A storm was coming. Though the sky stayed clear and the sea calm, a storm was coming. Its violence roared through Nell's dreams and tossed her helplessly into the past.
The huge white house sat on a verdant carpet of lawn. Inside, its edges were sharp, its surfaces hard. Colors were pa
le-sands and taupes and grays.
But for the roses he bought her, always bought her, that were the color of blood.
The house was empty. But it seemed to be waiting.
In sleep she turned her head away, resisted. She didn't want to go into that place. Not ever again.
But the door opened, the tall white door that opened into the long, wide foyer. White marble, white wood, and the cold, cold sparkle of crystal and chrome.
She watched herself walk in-long, pale hair sweeping past the shoulders of a sleek white dress that sent off an icy glitter. Her lips were red, like the roses.
He came in with her, close behind. Always so close behind. His hand was there, lightly on the small of her back. She could still feel it there if she let herself.
He was tall, slim. Like a prince in his evening black with his hair a gold helmet. She had fallen in love with the fairy-tale look of him, and she had believed his promises of happy-ever-after. And hadn't he taken her to this palace, this white palace in this fantasy land, and given her everything a woman could want?
How many times had he reminded her of that?
She knew what happened next. She remembered the glittery white dress, remembered how tired and relieved she was that the evening was over, and that it had gone well. She'd done nothing to upset him, to embarrass him, to annoy him.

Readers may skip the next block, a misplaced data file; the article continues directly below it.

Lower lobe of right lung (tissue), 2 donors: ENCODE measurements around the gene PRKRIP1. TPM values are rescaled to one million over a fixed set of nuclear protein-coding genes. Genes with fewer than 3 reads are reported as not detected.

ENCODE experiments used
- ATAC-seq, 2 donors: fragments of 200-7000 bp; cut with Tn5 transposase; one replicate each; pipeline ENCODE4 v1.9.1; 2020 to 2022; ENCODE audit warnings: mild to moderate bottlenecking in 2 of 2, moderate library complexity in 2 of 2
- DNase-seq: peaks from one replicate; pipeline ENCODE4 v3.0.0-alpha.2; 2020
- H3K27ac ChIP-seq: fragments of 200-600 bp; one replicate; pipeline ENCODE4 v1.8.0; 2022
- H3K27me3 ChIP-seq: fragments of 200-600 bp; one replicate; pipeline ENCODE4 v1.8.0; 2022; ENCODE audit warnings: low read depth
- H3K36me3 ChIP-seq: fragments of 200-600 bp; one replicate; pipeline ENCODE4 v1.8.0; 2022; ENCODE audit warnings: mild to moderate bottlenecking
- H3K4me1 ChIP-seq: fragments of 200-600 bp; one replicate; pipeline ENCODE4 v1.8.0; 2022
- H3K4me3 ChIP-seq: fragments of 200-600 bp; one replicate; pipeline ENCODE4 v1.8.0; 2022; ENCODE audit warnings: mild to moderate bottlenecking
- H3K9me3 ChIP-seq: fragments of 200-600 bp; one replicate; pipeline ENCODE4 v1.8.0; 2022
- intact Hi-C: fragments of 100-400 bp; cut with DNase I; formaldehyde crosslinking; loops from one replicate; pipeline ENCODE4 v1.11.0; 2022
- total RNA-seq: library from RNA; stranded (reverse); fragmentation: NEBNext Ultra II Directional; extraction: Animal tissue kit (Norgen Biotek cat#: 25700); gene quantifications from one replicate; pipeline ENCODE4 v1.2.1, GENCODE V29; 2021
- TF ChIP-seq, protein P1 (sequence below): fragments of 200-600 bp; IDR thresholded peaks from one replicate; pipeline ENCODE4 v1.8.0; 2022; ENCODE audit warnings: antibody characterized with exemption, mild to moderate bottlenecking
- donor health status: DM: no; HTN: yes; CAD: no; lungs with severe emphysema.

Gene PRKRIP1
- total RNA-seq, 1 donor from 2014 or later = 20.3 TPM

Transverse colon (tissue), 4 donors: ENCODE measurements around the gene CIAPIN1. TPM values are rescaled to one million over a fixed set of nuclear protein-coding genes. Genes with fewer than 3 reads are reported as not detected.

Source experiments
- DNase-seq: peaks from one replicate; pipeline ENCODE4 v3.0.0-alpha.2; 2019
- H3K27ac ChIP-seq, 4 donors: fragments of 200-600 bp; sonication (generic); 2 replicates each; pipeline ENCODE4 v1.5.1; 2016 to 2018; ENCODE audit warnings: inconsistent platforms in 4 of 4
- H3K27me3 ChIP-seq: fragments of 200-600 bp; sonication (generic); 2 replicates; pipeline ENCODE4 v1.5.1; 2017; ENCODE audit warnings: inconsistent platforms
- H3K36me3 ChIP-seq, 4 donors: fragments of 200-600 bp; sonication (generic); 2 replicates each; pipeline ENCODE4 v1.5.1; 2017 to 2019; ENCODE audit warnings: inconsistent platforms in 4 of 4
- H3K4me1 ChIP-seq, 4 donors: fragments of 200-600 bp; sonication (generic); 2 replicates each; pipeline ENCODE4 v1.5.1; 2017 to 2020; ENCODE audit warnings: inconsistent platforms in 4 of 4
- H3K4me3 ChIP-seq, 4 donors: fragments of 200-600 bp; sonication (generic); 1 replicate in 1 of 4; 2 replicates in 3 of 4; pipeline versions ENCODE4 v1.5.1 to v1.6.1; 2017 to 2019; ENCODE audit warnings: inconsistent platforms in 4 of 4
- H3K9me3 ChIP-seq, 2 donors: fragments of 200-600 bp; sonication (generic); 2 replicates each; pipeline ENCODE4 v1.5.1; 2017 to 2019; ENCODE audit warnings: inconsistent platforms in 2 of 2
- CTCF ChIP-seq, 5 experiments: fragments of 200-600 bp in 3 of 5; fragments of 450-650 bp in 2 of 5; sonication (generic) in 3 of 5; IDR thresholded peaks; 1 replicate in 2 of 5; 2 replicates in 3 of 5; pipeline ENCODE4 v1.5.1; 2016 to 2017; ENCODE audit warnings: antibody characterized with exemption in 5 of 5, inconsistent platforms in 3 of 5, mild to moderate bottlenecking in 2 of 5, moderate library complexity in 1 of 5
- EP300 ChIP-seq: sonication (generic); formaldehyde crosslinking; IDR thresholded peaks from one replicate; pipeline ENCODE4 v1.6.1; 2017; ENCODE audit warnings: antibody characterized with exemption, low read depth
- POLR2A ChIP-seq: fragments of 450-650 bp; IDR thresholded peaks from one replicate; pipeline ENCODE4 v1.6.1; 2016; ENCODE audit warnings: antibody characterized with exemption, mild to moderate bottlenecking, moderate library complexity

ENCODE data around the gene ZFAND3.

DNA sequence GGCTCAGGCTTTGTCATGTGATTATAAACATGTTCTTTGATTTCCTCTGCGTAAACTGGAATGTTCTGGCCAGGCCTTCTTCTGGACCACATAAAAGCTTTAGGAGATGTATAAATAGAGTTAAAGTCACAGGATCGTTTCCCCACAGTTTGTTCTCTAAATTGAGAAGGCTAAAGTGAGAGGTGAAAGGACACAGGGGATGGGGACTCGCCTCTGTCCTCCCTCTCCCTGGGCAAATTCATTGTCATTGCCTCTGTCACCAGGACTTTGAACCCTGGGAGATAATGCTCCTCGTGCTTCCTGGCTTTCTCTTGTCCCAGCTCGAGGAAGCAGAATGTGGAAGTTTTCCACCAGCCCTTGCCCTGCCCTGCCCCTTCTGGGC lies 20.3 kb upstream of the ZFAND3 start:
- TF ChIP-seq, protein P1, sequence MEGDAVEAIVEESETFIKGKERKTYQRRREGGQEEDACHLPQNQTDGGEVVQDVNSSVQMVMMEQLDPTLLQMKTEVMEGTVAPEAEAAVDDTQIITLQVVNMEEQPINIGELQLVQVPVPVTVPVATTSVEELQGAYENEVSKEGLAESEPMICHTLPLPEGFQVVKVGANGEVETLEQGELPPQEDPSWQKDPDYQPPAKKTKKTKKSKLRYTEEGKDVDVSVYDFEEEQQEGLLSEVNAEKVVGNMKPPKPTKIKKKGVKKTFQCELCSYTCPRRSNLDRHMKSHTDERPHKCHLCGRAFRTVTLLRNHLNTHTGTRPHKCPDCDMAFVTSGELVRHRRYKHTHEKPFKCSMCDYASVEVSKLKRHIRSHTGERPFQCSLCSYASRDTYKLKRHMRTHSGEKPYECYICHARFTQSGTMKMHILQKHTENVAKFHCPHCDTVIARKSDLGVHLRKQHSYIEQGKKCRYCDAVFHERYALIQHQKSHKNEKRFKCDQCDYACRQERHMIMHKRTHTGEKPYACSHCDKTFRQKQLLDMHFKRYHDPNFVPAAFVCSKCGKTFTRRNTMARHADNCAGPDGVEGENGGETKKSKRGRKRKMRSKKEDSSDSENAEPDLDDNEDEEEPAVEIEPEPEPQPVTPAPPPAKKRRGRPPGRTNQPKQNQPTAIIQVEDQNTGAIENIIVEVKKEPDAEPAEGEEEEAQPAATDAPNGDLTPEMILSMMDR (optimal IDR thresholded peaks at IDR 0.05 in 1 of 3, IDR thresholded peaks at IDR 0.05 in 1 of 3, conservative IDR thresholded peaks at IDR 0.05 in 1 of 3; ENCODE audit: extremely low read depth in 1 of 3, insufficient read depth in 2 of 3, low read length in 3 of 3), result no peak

Or so she'd thought.
Until she'd turned to say something about how nice an evening it had been, and had seen his expression.
He'd waited until they were home, until they were alone, to make the transformation. It was one of his best skills.
And she remembered the fear that had clutched her belly even as she scrambled to think of what she'd done.
Did you enjoy yourself, Helen?
Yes, it was a lovely party. But a long one. Would you like me to fix you a brandy before we go to bed?
You enjoyed the music?
Very much. Music? Had she said something inappropriate about the music? She could be so stupid about such things. Barely, she repressed a shudder as he reached out to toy with her hair. It was wonderful to be able to dance outside, near the gardens.
She stepped back, hoping to turn toward the stairs, but his hand fisted in her hair, held her in place. Yes, I noticed how much you enjoyed dancing, especially with Mitchell Rowlings. Flirting with him. Flaunting yourself. Humiliating me in front of my friends, my clients.
Evan, I wasn't flirting. I was only-
The backhanded slap sent her sprawling, the bright shock of pain blinding her. When she would have rolled into a protective ball, he dragged her across the marble floor by the hair.
How many times has he had his hands on you?
She denied, she wept, he accused. Until he grew weary of it and left her to crawl away and sob in a corner.
But this time, in this dream, she crawled off into the shadows of the forest, where the air was soft and the ground warm.
And there, where the stream gurgled over its smooth rocks, she slept.
Then awoke to the cannon-blast of thunder and the jagged rip of lightning. Awoke to terror. She was running through the woods now, her white dress a sparkling beacon. Her blood pumped, the blood of the hunted. Trees crashed behind her, and the ground heaved under her feet and boiled with mist.
Still she ran, her breath tearing out of her throat and ending in whimpers. There were screams in the wind, and not all of them hers. Fear ruled until there was nothing else inside her, no reason, no sense, no answer.
The wind slapped at her with sharp and gleeful hands, and clawing fingers of brush tore her dress to shreds.
She was climbing, scrabbling like a lizard along the rock. Through the dark the beam from the lighthouse slashed like a silver blade, and below, the wild violence of the sea churned.
She kicked and cried and climbed. But she didn't look back, couldn't force herself to look around and face what pursued her.
Instead, choosing flight over fight, she leaped from the rocks, spun and spun in the wind on her plunge toward the water. And the cliffs, the light, the trees all tumbled in after her.